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Pope Francis offers prayers for victims of Lampedusa boat sinking

By on Thursday, 3 October 2013

A beach of the SIcilian island off Lampedusa (PA)

A beach of the SIcilian island off Lampedusa (PA)

Pope Francis has offered prayers after a boat carrying African migrants sank off the southern Italian island of Lampedusa this morning.

The boat carrying around 500 migrants, thought to be mainly from Eritrea and Somalia, reportedly caught fire with the estimated number of victims so far reaching 94. According to reports, the victims included a pregnant woman and two children, a boy and a girl, under the age of three. Around 150 survivors have been rescued, but more than 250 people are said to still be missing.

Pope Francis tweeted: “We pray to God for the victims of the tragic shipwreck off the coast of Lampedusa.”

Later the Pope addressed a conference marking the 50th anniversary of Blessed John XXIII’s encyclical Pacem in Terris (Peace on Earth). He tied the migrants’ tragedy to the “inhuman global economic crisis, a serious symptom of a lack of respect for the human person”. Calling the Lampedusa tragedy “shameful”, he asked everyone to renew efforts “to ensure that such tragedies are not repeated”.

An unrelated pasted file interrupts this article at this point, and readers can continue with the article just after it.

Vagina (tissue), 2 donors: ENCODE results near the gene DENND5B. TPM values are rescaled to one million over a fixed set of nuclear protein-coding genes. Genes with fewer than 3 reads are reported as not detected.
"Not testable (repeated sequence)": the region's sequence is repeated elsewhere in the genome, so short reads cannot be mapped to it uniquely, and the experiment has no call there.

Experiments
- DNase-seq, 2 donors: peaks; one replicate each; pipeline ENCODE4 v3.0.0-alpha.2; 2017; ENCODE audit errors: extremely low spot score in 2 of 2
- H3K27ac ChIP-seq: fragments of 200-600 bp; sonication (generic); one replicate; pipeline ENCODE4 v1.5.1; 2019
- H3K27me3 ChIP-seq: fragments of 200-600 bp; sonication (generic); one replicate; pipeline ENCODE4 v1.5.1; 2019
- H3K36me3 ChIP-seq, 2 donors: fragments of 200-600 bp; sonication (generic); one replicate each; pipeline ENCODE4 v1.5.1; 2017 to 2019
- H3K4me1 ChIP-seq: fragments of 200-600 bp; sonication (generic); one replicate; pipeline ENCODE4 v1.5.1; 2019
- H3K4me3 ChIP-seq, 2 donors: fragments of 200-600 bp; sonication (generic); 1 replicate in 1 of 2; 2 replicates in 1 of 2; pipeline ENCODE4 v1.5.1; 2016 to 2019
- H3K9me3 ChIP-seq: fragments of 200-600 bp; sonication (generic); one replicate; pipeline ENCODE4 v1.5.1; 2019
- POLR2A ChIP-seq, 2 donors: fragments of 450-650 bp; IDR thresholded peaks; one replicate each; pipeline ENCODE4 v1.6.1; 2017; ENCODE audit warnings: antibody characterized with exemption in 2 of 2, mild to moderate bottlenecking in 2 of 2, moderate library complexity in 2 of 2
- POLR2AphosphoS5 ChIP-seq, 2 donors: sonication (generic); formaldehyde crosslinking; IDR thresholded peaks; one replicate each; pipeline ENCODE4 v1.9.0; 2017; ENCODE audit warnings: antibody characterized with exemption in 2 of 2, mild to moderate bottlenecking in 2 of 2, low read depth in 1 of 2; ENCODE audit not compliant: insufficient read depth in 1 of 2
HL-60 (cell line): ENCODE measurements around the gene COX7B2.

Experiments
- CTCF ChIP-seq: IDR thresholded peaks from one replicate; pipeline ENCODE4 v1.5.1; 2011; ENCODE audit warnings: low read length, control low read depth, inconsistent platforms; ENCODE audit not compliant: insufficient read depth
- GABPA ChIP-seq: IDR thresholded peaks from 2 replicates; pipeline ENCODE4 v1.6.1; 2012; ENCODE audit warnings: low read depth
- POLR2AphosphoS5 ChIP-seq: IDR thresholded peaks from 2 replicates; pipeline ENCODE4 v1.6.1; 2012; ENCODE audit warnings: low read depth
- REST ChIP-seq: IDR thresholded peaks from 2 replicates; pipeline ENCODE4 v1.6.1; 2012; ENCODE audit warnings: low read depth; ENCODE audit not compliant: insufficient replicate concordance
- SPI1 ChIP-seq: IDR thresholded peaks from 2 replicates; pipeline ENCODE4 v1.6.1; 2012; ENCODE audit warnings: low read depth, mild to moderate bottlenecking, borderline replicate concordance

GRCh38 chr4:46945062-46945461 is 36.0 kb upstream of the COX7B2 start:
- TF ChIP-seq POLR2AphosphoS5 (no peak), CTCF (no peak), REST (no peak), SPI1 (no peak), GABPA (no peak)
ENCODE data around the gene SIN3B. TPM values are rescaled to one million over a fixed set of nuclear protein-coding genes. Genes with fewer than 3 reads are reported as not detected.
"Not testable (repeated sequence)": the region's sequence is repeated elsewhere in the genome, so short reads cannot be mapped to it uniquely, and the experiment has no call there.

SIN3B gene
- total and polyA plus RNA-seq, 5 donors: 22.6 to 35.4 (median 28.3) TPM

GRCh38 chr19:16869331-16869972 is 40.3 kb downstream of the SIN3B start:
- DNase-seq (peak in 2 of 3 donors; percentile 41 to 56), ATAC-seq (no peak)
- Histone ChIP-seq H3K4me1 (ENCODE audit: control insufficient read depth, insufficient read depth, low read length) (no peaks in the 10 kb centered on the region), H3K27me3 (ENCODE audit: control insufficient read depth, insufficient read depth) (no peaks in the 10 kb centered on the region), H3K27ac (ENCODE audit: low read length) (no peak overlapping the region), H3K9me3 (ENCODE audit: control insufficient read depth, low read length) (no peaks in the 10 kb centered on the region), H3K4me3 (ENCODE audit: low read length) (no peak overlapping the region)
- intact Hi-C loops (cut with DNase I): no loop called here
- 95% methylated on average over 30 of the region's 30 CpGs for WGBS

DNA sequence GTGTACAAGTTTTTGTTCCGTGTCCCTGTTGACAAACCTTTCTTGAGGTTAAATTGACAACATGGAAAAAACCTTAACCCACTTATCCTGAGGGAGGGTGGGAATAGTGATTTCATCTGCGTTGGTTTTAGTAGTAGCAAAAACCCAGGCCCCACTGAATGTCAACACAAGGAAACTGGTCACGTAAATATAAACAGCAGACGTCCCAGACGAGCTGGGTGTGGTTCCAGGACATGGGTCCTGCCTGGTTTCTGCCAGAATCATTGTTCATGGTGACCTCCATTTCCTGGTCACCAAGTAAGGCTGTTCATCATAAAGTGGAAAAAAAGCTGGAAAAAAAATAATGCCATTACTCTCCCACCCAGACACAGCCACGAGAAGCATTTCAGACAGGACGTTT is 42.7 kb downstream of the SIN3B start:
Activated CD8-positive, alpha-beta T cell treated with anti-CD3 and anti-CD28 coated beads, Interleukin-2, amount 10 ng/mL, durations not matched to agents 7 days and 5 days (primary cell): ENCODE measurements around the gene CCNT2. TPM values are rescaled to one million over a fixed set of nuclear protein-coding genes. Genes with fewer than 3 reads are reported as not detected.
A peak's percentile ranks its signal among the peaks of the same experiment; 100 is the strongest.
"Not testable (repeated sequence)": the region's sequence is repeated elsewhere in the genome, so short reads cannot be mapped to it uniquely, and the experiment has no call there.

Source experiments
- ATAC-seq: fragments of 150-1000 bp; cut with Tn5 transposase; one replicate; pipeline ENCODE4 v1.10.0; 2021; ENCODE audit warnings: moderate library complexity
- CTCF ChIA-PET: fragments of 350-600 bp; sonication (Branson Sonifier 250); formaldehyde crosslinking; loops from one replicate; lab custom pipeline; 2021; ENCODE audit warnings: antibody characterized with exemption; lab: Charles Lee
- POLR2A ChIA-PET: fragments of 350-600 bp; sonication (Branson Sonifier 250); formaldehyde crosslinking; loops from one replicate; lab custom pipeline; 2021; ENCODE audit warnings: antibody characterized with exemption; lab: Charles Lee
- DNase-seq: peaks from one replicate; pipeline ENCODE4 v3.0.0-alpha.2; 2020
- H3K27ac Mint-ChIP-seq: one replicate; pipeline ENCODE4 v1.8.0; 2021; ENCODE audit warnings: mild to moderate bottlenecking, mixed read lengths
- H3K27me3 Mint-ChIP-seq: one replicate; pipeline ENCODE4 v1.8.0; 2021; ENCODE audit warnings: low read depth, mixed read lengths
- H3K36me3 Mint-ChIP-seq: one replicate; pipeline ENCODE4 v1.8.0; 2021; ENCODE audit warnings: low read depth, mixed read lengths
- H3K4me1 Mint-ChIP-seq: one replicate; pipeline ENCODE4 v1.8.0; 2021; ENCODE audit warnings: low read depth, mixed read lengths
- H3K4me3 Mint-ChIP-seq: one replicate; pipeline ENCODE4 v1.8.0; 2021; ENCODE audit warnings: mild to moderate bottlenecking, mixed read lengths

Pope Francis visited Lampedusa, his first trip as Pontiff outside Rome, in July. The small Italian island and its Astalli refugee centre is the first port of call for scores of migrants arriving in Italy from all over the world.

Monsignor Francesco Montenegro, archbishop of Agrigento and president of the CEI for Migration, said: “This is news that gives rise to feelings of sadness and outrage because we cannot continue to count the dead as if we were simply witnesses. The stories of people who make the trip, as the Pope said when he visited Lampedusa, are stories that are intertwined with ours.”

Fr Giovanni La Manna SJ, director of the Astalli centre, said: “It is unacceptable and shameful that in 2013 the arrival of a ramshackle boat carrying 500 people in the Mediterranean Sea can be met with indifference. Expressing formal mourning for the dead is not enough to remove blame and responsibility. We must welcome them alive, otherwise we are as guilty as those who organise the smuggling of human beings.”

At around 7.20am local time, two distress signals were received by the harbour master from two fishing boats, the coast guard reports. Both referred to migrants drowning about half a mile off the coast off Lampedusa’s Rabbit Beach.

James Stapleton, the International Communications Coordinator at Jesuit Refugee Service, told Vatican Radio that “the reason people continue to take these risks is because Europe has increasingly made it more difficult” for them to come to the continent.

“What we are doing is that we are forcing people to take increasingly dangerous routes, and what we need to do is to intervene and to put human lives first,” he said.